But when asked whether Mr. Vorbeck had been the target of spying, Mr. Heiss declared: “No. That much I can say.”
In a report in the edition it published on Saturday, Der Spiegel said Mr. Heiss had learned of the suspicions against Mr. Vorbeck in the summer of 2011, when invited by the C.I.A. station chief to take a walk.
Appearing before the committee last month, Guido Müller, a senior intelligence official, at first said he could not recall Mr. Vorbeck’s transfer to a lower-level job. Mr. Müller then said he could remember it only if testifying behind closed doors.
When he appeared before the committee, two days shy of his 64th birthday, Mr. Vorbeck himself was cagey. When Mr. von Notz raised the Bild am Sonntag reports and asked for more detail, the demoted intelligence officer replied that he “did not know much more than what has been in the papers,” according to a transcript on a live-blog at netzpolitik.org, a website that tracks intelligence matters.
André Hahn, a lawmaker for the opposition Left party, asked Mr. Vorbeck whether he had a good relationship with Mr. Heiss — “at first,” Mr. Vorbeck answered — and whether he had ever been charged with betraying secrets. “Not then and not now,” Mr. Vorbeck replied, according to the netzpolitik blog.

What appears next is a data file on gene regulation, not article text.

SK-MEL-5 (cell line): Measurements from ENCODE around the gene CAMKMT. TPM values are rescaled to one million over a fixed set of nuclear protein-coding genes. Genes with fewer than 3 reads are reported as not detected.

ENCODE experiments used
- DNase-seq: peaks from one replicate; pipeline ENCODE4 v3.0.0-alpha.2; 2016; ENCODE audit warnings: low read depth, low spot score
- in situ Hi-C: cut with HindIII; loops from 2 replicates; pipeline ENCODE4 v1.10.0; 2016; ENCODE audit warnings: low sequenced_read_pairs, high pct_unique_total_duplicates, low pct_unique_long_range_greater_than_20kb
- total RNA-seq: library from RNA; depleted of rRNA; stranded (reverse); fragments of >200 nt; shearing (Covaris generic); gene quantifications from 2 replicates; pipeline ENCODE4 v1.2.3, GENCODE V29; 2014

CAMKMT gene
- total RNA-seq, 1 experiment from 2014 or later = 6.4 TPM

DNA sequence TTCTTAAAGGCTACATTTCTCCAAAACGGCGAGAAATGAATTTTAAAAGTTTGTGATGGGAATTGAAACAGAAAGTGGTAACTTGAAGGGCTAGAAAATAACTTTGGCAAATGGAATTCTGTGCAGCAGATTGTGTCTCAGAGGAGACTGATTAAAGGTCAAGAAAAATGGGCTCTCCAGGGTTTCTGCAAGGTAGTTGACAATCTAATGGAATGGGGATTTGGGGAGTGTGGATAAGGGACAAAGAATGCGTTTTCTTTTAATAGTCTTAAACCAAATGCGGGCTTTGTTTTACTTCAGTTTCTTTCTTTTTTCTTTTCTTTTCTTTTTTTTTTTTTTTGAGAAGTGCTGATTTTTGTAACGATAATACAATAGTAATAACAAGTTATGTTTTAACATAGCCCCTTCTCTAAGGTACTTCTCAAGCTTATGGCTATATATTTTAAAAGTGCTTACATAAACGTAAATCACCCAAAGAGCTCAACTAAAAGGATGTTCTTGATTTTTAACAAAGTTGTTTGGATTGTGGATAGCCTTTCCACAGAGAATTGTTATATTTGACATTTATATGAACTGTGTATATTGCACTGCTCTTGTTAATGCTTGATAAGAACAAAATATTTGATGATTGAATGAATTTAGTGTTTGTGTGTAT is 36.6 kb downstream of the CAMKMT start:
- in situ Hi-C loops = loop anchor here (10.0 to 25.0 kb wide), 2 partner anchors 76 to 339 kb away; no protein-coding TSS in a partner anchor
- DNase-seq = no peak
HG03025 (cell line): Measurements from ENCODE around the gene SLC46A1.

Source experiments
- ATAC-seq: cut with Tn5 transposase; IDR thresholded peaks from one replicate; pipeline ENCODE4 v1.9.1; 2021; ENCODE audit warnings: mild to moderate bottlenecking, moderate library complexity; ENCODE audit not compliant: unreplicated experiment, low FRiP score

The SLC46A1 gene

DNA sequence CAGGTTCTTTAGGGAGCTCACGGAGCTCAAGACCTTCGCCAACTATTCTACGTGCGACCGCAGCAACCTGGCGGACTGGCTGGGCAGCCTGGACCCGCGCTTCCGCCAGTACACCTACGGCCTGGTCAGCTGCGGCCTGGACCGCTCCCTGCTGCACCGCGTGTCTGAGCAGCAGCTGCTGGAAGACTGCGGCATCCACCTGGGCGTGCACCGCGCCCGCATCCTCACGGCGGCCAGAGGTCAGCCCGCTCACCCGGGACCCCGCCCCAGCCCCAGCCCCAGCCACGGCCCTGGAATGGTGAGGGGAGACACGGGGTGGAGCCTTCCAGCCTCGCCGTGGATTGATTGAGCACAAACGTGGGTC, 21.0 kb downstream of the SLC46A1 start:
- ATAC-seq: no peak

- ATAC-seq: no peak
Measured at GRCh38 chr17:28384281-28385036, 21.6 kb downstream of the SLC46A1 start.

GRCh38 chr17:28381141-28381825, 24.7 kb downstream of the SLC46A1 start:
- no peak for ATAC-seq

Mr. Vorbeck is suing the government for material damages he said he suffered as a result of being transferred to a senior archival post concerning the history of German intelligence. His lawyer declined to return a call seeking comment or access to his client.
The dimensions of German anger over American espionage have been evidenced in public opinion polls and in protests against a possible trans-Atlantic trade pact. German officials have talked about creating an internal Internet so that communications among Germans do not have to pass outside the country.